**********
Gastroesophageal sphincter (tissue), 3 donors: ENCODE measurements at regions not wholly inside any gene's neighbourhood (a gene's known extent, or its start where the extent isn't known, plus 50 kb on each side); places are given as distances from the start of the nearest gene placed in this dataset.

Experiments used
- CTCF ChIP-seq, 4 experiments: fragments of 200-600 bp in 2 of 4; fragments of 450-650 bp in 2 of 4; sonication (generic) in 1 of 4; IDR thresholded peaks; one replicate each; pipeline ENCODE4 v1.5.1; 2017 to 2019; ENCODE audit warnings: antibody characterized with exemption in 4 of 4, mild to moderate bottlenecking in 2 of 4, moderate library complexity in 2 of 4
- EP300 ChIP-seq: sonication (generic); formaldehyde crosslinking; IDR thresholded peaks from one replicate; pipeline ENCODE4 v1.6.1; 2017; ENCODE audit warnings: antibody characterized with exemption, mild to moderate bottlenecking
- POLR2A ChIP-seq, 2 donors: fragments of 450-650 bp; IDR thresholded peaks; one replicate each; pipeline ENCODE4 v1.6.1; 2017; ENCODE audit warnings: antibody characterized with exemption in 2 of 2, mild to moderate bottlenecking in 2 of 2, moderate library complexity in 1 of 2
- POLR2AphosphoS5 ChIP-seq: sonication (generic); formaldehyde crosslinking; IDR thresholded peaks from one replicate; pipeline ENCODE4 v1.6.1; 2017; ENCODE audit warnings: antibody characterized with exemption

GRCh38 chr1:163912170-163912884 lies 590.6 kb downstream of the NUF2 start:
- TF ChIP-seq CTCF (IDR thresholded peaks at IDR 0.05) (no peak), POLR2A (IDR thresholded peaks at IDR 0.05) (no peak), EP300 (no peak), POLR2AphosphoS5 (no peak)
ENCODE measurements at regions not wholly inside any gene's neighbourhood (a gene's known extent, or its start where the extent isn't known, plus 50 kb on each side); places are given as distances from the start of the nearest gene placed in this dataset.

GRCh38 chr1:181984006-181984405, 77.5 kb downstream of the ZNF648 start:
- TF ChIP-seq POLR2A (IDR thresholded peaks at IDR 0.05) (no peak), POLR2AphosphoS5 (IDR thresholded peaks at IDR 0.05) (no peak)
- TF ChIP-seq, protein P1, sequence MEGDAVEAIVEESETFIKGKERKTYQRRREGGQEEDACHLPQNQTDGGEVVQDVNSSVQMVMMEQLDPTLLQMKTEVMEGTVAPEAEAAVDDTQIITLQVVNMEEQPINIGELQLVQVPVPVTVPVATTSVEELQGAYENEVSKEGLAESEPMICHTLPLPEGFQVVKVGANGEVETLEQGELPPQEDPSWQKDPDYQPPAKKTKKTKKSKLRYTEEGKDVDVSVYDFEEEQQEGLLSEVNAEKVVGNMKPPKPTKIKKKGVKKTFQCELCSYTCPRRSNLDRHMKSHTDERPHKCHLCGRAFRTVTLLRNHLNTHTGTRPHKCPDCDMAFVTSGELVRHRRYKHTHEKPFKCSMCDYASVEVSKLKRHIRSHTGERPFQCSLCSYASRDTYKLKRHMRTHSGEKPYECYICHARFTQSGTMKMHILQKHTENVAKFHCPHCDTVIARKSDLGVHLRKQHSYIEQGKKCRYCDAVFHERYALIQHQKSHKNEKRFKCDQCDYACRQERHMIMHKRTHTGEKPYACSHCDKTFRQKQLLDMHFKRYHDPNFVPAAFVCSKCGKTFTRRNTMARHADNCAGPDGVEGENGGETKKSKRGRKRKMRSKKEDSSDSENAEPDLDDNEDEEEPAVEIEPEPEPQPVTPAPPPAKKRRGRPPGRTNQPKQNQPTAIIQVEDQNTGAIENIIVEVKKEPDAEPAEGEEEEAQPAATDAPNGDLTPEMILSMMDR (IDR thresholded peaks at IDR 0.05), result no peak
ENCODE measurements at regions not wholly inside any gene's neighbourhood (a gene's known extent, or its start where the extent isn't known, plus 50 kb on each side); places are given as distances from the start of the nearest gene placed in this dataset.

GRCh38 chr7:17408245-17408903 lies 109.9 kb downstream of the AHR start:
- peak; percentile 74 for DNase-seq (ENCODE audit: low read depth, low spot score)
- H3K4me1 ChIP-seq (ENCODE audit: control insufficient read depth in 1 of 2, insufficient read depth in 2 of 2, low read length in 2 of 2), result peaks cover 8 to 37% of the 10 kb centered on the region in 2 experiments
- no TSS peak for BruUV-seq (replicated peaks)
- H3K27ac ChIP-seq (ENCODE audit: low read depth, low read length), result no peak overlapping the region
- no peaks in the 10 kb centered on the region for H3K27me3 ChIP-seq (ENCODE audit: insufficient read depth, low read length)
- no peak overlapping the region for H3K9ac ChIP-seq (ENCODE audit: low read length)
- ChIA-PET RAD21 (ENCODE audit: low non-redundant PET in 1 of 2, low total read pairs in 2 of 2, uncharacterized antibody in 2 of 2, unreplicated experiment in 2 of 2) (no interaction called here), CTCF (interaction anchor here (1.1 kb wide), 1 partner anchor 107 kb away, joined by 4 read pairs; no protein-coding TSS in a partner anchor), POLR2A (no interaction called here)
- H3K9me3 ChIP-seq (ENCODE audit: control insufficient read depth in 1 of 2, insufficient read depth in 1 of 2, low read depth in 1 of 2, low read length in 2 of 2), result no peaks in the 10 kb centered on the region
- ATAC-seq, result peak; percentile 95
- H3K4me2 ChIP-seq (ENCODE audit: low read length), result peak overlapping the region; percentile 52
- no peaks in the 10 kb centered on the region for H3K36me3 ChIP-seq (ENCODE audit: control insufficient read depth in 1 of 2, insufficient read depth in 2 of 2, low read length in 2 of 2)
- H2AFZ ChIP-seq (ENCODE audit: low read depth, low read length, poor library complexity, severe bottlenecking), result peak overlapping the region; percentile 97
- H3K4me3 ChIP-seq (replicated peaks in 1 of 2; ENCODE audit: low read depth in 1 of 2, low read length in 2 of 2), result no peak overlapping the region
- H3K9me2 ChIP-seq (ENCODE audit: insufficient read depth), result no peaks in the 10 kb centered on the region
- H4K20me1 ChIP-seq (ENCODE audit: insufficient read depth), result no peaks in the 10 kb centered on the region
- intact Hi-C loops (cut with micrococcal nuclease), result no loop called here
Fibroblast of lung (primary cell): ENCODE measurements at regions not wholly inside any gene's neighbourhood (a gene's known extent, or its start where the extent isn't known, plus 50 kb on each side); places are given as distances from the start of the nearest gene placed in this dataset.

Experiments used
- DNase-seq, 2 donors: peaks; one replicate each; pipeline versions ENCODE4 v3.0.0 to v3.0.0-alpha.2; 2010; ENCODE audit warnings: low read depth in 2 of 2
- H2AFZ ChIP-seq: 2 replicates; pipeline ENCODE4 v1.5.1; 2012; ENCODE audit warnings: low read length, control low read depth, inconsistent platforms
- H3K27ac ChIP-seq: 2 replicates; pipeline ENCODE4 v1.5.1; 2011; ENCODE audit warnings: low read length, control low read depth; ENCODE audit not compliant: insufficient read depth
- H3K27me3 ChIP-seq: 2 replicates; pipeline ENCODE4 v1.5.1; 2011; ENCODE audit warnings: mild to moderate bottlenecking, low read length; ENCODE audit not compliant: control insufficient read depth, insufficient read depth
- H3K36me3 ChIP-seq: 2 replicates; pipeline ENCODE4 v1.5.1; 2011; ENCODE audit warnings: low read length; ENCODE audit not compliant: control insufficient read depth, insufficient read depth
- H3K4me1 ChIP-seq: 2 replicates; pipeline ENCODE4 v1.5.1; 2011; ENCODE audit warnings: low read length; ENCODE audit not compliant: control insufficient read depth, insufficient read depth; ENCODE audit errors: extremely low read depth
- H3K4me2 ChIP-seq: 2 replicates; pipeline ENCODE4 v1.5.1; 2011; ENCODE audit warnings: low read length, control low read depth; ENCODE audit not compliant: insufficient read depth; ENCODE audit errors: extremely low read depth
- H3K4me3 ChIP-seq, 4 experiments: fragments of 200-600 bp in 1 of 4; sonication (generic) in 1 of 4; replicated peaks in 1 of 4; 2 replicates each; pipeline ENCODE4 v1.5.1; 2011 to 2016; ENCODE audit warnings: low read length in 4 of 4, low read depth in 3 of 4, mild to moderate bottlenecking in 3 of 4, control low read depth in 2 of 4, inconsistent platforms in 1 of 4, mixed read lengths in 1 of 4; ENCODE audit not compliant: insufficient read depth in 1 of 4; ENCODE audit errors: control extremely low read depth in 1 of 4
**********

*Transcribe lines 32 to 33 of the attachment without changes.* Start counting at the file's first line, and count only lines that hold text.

Experiments used
- DNase-seq, 2 donors: peaks; one replicate each; pipeline versions ENCODE4 v3.0.0 to v3.0.0-alpha.2; 2010; ENCODE audit warnings: low read depth in 2 of 2